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System Builder Marathon, May '09: $2,500 Performance PC

CPU, Memory, And Drives

CPU: Intel Core i7-920

With a wide pricing spread between the three available LGA-1366 processors, a $2,500 budget limited this system to the least-expensive Core i7-920. There isn’t much to gain from moving to the Core i7-940, although the copper cooler of the costly Core i7 Extreme Edition 965 would have been handy.

Read Customer Reviews of Intel's Core i7-920

We were hoping for a D0 revision core, but instead received this late-production C0 stepping retail sample. Newegg doesn’t designate the stepping revision.

The limited space between the motherboard and power supply of our cube-shaped case severely restricted our cooling options. Silverstone sells a Nitrogon cooler that fits without any fan, but even users of otherwise cool-running Core 2 processors have expressed concern about insufficient cooling when using the power supply's intake fan to move air past Silverstone's sink. We were stuck with the stock Intel Core i7-920 boxed aluminum cooler, longing for the copper cooler of Intel's more expensive Core i7 EE-965.

RAM: Mushkin Enhanced 998679 6.0 GB DDR3-1600

Mushkin’s 998679 6.0 GB triple-channel kit first got our attention as a mid-priced product with high-end DDR3-1600 CAS 7-8-7-20 timings in January’s high-end memory comparison. The price has dropped by around 50% since then, making it a top-choice moderate-budget kit.

Read Customer Reviews of Mushkin's Enhanced 998679 6GB Kit

While the former modules had reached impressive clock speeds, constant changes in IC availability has put these more recent samples in the 1,800 MHz class. Rather than fight for the highest possible clock speed, we instead chose to seek better-than-rated timings in today’s overclocking tests.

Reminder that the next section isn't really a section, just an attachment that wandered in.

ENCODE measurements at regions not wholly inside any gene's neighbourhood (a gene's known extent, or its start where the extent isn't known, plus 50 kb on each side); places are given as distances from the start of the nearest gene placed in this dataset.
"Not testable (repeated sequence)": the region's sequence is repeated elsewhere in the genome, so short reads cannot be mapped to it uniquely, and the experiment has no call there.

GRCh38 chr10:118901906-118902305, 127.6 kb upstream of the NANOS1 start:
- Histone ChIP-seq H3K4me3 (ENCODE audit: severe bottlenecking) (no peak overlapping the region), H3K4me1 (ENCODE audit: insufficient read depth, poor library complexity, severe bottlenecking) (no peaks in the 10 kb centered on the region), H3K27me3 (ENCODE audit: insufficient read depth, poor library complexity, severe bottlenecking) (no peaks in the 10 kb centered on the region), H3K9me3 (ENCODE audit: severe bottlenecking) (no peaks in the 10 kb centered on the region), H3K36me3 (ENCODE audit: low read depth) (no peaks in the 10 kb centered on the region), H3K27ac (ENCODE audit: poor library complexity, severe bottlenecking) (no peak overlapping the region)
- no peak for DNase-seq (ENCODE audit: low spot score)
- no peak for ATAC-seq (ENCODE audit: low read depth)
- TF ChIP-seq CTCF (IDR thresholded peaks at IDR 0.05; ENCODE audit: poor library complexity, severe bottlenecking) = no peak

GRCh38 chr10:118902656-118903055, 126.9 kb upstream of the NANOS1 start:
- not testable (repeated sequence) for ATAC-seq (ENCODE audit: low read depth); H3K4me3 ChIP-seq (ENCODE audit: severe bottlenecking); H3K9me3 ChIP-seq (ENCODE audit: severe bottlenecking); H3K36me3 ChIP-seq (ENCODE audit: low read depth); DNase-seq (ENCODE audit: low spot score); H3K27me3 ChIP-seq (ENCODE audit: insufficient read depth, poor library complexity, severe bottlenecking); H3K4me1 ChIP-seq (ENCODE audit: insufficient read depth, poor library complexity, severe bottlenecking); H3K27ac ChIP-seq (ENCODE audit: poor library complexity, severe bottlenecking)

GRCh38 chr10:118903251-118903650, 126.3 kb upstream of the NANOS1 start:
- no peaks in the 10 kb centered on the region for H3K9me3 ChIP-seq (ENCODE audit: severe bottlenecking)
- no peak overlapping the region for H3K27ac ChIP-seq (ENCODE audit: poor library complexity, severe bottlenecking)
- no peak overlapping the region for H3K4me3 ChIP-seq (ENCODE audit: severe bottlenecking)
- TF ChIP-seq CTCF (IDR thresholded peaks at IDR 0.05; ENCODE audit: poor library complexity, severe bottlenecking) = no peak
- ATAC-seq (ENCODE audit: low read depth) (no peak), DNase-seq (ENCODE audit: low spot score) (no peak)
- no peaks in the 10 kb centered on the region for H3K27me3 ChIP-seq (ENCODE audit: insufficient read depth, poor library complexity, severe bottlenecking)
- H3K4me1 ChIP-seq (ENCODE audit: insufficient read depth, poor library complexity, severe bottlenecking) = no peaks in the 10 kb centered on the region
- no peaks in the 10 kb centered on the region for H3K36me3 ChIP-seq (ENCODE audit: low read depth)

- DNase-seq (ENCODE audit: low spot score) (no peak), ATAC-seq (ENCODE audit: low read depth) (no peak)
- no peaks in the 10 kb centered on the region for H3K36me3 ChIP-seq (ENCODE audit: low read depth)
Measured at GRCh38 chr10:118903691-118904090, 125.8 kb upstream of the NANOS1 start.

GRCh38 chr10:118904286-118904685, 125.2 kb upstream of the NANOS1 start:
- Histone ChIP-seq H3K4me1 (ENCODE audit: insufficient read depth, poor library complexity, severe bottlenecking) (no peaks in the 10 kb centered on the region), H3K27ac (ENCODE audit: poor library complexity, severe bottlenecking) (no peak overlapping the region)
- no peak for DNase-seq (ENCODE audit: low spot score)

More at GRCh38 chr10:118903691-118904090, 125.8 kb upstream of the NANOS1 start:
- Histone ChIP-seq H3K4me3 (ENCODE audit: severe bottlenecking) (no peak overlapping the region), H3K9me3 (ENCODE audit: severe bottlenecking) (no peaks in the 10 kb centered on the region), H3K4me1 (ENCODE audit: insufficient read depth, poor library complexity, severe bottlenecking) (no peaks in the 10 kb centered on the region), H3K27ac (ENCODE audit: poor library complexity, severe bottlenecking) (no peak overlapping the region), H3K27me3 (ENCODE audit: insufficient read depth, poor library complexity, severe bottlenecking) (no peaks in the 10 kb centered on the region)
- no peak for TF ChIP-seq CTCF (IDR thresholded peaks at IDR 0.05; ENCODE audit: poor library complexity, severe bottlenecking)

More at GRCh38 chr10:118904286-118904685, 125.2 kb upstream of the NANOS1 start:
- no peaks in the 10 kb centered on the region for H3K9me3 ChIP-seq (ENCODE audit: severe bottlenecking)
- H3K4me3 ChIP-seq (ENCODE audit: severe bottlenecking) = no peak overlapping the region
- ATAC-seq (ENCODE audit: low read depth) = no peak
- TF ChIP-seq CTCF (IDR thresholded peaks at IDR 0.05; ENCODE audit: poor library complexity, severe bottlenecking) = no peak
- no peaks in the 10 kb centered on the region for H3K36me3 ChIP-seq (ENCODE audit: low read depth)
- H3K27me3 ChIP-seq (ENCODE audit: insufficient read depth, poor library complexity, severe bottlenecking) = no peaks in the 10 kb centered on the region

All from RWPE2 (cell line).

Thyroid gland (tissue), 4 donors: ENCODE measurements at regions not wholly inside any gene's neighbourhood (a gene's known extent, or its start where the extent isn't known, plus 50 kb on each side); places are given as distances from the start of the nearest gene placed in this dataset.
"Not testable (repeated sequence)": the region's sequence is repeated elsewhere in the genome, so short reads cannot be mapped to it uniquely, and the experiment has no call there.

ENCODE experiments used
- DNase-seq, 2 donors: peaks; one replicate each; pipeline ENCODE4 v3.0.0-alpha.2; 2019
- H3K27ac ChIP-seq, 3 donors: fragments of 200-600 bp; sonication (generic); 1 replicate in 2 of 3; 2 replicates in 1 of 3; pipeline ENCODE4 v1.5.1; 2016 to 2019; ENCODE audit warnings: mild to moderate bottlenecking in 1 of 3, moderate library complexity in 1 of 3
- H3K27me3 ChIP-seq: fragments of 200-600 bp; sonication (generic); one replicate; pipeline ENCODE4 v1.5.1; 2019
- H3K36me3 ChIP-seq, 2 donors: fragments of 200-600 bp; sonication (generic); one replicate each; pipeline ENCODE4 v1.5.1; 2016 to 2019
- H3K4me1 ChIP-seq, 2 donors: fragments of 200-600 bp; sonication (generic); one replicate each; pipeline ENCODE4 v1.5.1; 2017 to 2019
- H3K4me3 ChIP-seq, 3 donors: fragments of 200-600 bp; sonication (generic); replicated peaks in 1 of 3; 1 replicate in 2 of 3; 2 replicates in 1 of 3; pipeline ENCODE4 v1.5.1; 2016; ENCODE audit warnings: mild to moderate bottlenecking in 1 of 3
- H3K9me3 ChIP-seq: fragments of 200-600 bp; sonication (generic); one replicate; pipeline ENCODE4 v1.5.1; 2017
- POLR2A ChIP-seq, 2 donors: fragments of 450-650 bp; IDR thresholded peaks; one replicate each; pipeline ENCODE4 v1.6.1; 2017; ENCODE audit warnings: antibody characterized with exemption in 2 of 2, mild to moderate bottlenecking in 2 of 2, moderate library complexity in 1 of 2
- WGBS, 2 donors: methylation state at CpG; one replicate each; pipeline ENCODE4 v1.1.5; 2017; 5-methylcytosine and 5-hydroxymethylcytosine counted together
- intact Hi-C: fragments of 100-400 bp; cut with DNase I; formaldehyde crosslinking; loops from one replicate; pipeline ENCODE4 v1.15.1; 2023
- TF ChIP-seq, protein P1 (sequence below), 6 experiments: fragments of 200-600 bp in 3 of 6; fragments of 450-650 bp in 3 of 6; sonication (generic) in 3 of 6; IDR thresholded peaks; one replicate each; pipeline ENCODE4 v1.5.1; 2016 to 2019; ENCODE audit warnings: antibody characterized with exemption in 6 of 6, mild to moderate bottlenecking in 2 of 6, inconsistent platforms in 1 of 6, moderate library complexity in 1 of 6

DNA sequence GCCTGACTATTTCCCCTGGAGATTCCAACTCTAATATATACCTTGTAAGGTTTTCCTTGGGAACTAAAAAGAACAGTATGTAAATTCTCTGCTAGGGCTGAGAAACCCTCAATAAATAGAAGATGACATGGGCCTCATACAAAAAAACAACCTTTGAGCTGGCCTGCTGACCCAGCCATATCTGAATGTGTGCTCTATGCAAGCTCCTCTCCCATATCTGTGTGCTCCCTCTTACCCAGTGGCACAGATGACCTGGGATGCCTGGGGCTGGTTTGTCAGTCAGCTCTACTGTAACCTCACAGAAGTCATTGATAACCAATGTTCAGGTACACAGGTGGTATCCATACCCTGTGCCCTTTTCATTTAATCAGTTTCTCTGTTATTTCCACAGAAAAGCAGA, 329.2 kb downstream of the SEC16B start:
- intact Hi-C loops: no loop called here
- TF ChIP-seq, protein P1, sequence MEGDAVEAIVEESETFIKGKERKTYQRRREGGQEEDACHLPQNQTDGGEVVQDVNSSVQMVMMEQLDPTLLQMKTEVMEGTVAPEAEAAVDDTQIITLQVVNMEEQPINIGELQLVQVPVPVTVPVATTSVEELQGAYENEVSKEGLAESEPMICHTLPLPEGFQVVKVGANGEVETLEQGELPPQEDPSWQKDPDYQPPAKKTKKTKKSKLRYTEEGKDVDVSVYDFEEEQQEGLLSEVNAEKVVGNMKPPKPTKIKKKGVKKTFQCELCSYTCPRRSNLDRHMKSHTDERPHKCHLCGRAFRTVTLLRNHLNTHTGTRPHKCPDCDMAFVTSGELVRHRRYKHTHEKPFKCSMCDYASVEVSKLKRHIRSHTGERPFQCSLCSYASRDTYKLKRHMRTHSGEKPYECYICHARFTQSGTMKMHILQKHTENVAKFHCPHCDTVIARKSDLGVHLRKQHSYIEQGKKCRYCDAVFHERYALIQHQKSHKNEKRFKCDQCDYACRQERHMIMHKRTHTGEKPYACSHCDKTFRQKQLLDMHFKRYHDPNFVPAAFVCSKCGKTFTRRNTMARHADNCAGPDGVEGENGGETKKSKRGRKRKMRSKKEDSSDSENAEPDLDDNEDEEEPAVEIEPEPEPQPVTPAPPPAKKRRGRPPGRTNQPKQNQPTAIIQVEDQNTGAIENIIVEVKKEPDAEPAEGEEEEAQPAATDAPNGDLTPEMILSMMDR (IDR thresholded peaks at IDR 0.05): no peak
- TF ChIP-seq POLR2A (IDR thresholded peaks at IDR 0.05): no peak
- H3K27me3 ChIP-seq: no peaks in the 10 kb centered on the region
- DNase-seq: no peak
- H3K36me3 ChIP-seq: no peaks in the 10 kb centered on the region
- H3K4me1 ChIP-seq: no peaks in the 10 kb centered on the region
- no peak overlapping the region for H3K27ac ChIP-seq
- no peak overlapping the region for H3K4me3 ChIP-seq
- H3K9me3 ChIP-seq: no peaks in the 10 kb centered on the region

HDD: 2 x Western Digital RE3 500 GB in Level 0

Since a RAID controller’s striping mode doesn’t actually live up to the redundancy part of the RAID name, our performance-only array is better described as Level 0. Level 0 makes two drives parallel for up to twice the peak throughput, while the RAID controller is responsible for splitting data into packets across the drives (writes) and combining it (reads).

A single solid-state drive (SSD) might have been chosen if this were a “gaming only” system, but our SBM builds balance gaming performance and multi-tasking capabilities. Thus, we really needed a terabyte of storage to assure that an average enthusiast won’t run out of space while working with high-definition video files and super-large photo albums.

Read Customer Reviews of Western Digital's RE3 500 GB

Western Digital’s WD50002ABYS drives provide several RAID-oriented features that likely have little benefit in a simple two-drive Level 0 array. On the other hand, these RAID Edition 3 family drives still offer the same performance improvements found in the company’s most recent Black Edition desktop drives, are further validated for 24/7 operation, and include an enhanced five-year warranty.

Because so large a Level 0 array can put months or years of data at some risk, we suggest connecting this system to a storage solution and scheduling data backups once a day

Optical: LC GGC-H20LK Blu-ray Disk/HD-DVD ROM with DVD±R/RW

The Blu-ray disk format is expected to take off eventually and we’d hate to see anyone who can afford a $2,500 system get left behind. LG’s combo drive adds HD-DVD to its read capabilities, allowing buyers to purchase heavily-discounted movies in the dead format.

Read Customer Reviews of LG's GGC-H20LK Blu-ray Drive

Nearly everyone needs CD or DVD write capabilities, so LG tossed those in as well. The GGC-H20LK won’t break any burn-speed records at its 16x DVD±R rating, but it gets the job done without requiring a second drive that our compact case wouldn’t support.

Newegg packed our drive with the Tom Clancy aerial warfare game H.A.W.X by Ubisoft.

  • IzzyCraft